Gfader, Verina (2008) Nervous Light Planes. Animation, 3 (2). pp. 147-167. ISSN 1746-8477

Electronic streams appear to be most illuminating when they fail or break down. At these moments, they make apparent our desire of wanting to keep continuity, to experience things uninterruptedly. In the contemporary artistic environment marked by electronic pulses and lightscapes, the flickering screen, with its conflicting modes of engagement, provides the thinking of a limit and erasure. Philippe Parreno's analogue line animation What Do You Believe, Your Eyes or My Words? Speaking Drawing: . . . (2007) inhabits such a corruptive site of `no single continuing line' where the various time structures inherent to the work resist to create unity, both in terms of the work's spatiality and its relation to our sense of time. In Semiconductor's digital piece Inaudible Cities: Part One (2002) the flickering strips the image of the failed electronic stream, its supposedly essential element. The animated cityscape presents us with yet another kind of electronic light movement co-dependent on the sonic pressures of an electrical storm. What is expressed is the process of image-forming itself, the image's potential for self-variation which is linked to imagination and Brian Massumi's `vagueness of the virtual'. Referring to notions such as Gilles Deleuze's `point flicker' or Massumi's `imaginative and non-systemic', the article addresses the sensation of flickering as an experience of spacing and rupturing inherent to animation. Not only does this sensation propose animation as an often paradoxical work, but, proposing a particular site its image can occupy, it allows us to think of the animated image as an erasure itself, with its potential of becoming art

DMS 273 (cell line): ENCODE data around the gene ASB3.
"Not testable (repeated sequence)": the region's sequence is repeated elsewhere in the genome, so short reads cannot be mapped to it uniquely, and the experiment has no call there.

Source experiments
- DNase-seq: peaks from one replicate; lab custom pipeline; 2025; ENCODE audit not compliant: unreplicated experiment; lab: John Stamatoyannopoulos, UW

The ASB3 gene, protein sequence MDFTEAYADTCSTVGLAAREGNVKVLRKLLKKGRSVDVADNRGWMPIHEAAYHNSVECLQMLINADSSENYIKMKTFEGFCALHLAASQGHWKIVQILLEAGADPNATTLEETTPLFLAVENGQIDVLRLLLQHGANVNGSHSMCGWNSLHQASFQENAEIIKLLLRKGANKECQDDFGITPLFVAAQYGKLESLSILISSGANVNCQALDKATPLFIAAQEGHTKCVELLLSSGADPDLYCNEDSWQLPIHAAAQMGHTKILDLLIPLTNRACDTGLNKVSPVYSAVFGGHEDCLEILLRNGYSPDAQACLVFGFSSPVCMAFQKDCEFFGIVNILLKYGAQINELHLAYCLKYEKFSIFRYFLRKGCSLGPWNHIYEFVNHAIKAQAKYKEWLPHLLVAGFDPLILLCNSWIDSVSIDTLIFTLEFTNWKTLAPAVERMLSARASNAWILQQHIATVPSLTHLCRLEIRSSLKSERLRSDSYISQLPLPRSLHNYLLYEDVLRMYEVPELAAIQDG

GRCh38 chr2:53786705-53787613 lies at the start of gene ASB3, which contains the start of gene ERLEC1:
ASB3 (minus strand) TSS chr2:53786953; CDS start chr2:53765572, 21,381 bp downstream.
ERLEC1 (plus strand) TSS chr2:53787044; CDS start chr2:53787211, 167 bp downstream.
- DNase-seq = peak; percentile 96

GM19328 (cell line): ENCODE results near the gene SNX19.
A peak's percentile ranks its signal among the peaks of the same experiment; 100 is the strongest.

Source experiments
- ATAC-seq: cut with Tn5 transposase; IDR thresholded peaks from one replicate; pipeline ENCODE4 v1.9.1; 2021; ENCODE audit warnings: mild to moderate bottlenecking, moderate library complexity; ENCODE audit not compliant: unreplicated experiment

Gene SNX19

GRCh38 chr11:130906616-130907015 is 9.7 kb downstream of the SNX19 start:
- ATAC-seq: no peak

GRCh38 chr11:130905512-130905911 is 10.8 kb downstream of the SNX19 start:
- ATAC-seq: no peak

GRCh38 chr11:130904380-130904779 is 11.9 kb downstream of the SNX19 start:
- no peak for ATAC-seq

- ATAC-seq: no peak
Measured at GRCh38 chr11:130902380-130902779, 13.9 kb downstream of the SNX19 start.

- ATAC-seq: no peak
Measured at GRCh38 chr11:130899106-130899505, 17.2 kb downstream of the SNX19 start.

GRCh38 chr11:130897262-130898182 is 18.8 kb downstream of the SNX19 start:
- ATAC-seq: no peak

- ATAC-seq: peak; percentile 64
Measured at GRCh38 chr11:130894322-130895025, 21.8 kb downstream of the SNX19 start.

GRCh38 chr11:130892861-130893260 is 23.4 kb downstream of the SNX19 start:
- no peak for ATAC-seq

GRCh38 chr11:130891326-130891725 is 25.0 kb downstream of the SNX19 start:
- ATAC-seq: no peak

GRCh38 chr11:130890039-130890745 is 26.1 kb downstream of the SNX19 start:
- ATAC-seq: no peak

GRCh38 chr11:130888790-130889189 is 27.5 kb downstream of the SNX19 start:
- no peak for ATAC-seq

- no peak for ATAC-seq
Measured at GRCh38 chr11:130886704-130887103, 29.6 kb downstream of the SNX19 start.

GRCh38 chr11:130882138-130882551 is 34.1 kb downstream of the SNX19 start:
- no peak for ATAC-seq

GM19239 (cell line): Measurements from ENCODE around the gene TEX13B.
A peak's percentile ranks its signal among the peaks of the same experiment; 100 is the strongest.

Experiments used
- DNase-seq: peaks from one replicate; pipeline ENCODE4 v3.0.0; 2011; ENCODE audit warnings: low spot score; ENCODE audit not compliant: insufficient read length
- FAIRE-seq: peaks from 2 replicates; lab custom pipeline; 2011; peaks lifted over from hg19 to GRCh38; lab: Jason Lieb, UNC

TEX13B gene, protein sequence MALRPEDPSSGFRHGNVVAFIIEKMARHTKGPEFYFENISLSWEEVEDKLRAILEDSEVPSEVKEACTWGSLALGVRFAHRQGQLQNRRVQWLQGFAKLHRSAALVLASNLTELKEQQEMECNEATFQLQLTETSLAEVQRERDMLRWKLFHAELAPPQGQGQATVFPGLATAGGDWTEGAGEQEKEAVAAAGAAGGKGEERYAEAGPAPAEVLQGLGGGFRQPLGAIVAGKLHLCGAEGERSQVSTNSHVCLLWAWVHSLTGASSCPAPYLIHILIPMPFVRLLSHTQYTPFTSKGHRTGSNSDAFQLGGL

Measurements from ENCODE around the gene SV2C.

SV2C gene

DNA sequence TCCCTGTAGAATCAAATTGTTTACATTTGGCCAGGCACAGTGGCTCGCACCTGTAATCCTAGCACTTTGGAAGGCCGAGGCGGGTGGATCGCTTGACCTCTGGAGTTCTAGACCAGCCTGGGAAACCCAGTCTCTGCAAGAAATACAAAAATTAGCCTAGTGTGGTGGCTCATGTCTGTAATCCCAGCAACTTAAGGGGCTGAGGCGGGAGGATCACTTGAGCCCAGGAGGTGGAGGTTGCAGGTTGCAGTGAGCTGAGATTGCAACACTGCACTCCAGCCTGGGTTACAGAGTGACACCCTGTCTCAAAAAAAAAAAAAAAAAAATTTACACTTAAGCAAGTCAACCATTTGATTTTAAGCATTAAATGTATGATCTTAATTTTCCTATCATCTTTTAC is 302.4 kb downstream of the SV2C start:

Verina Gfader, Nervous Light Planes, 2008
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